b) it is closing over the same name in outerfunction.
Python not only then generates the bytecode to produce the correct name lookups, the code objects for both the nested and the outer functions are annotated to record that someformat is to be closed over:

>>> outerfunction.__code__.co_cellvars
>>> outerfunction.__code__.co_consts[1].co_freevars

You want to make sure that the replacement inner code object only ever lists those same names as free variables, and does so in the same order.

Closures are created at run-time; the byte-code to produce them is part of the outer function:

>>> import dis
>>> dis.dis(outerfunction)
  2           0 LOAD_CLOSURE             0 (someformat)
              2 BUILD_TUPLE              1
              4 LOAD_CONST               1 (<code object innerfunction at 0x10f136ed0, file "<stdin>", line 2>)
              6 LOAD_CONST               2 ('outerfunction.<locals>.innerfunction')
              8 MAKE_FUNCTION            8 (closure)
             10 STORE_FAST               1 (innerfunction)

# ... rest of disassembly omitted ...

The LOAD_CLOSURE bytecode there creates a closure for the someformat variable; Python creates as many closures as used by the function in the order they are first used in the inner function. This is an important fact to remember for later. The function itself looks up these closures by position:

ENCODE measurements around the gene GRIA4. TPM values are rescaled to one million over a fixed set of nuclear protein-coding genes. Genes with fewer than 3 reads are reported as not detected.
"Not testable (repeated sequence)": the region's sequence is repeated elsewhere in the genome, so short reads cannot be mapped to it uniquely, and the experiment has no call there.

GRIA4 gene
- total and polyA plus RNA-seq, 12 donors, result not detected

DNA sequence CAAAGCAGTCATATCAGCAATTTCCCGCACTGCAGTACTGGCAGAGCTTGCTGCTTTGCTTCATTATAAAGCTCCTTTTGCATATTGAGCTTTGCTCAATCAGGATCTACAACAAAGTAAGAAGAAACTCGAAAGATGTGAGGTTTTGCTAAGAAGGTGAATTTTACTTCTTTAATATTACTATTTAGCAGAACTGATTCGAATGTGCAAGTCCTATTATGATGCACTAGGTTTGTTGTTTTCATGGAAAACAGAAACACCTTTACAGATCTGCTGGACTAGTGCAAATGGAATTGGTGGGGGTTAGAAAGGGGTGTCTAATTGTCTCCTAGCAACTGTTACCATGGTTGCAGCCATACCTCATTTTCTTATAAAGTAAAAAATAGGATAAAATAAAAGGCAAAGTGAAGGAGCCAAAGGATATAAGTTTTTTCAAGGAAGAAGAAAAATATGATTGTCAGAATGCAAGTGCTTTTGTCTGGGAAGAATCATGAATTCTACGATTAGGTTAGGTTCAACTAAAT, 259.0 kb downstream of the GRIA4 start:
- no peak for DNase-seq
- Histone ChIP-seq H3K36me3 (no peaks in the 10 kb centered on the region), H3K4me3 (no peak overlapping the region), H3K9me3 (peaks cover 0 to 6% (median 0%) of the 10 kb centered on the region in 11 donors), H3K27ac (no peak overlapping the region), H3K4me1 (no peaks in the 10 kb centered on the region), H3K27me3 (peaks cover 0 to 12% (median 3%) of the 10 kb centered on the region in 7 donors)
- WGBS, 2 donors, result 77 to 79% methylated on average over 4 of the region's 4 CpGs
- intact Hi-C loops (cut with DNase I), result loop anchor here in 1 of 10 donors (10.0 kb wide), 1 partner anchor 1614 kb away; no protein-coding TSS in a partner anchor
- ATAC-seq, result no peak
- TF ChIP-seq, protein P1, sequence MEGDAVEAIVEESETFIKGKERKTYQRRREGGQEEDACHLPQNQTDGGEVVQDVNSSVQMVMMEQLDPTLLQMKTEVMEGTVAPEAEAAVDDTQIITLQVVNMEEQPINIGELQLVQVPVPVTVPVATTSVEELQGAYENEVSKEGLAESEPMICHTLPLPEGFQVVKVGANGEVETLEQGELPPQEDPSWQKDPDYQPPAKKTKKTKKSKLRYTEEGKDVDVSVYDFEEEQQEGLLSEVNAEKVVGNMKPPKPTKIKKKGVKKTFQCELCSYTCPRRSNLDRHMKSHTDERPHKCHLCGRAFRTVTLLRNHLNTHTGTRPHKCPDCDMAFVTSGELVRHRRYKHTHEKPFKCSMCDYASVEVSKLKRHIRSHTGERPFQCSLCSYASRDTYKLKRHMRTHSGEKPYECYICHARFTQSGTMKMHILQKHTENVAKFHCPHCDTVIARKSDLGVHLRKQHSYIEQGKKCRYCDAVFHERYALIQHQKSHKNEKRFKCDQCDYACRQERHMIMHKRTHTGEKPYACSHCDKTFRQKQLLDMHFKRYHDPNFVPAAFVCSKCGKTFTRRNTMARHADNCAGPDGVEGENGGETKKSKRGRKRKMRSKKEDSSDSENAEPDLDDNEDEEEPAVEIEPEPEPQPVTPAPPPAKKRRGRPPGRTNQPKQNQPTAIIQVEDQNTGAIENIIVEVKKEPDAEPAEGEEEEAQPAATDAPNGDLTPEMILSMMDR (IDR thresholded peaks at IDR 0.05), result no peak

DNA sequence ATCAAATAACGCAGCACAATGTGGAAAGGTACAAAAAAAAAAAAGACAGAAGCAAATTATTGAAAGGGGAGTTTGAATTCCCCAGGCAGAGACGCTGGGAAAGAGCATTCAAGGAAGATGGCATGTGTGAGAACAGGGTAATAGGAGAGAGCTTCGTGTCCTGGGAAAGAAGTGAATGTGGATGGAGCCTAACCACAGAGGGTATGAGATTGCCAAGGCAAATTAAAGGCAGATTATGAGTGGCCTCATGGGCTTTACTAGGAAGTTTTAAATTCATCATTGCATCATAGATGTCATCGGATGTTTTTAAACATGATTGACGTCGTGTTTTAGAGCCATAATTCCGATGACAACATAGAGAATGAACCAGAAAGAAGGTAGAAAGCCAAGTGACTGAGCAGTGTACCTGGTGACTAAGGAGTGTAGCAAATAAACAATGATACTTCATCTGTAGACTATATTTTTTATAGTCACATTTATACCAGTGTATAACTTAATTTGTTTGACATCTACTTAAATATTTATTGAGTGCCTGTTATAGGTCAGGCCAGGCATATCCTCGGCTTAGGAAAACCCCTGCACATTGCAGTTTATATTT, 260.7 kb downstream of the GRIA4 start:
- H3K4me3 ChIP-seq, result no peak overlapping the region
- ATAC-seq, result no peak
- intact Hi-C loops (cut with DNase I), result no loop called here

>>> dis.dis(outerfunction.__code__.co_consts[1])
  3           0 LOAD_DEREF               0 (someformat)
              2 LOAD_METHOD              0 (format)
              4 LOAD_FAST                0 (val)
              6 CALL_METHOD              1
              8 RETURN_VALUE

The LOAD_DEREF opcode picked the closure at position 0 here to gain access to the someformat closure.

In theory this also means you can use entirely different names for the closures in your inner function, but for debugging purposes it makes much more sense to stick to the same names. It also makes verifying that the replacement function will slot in properly easier, as you can just compare the co_freevars tuples if you use the same names.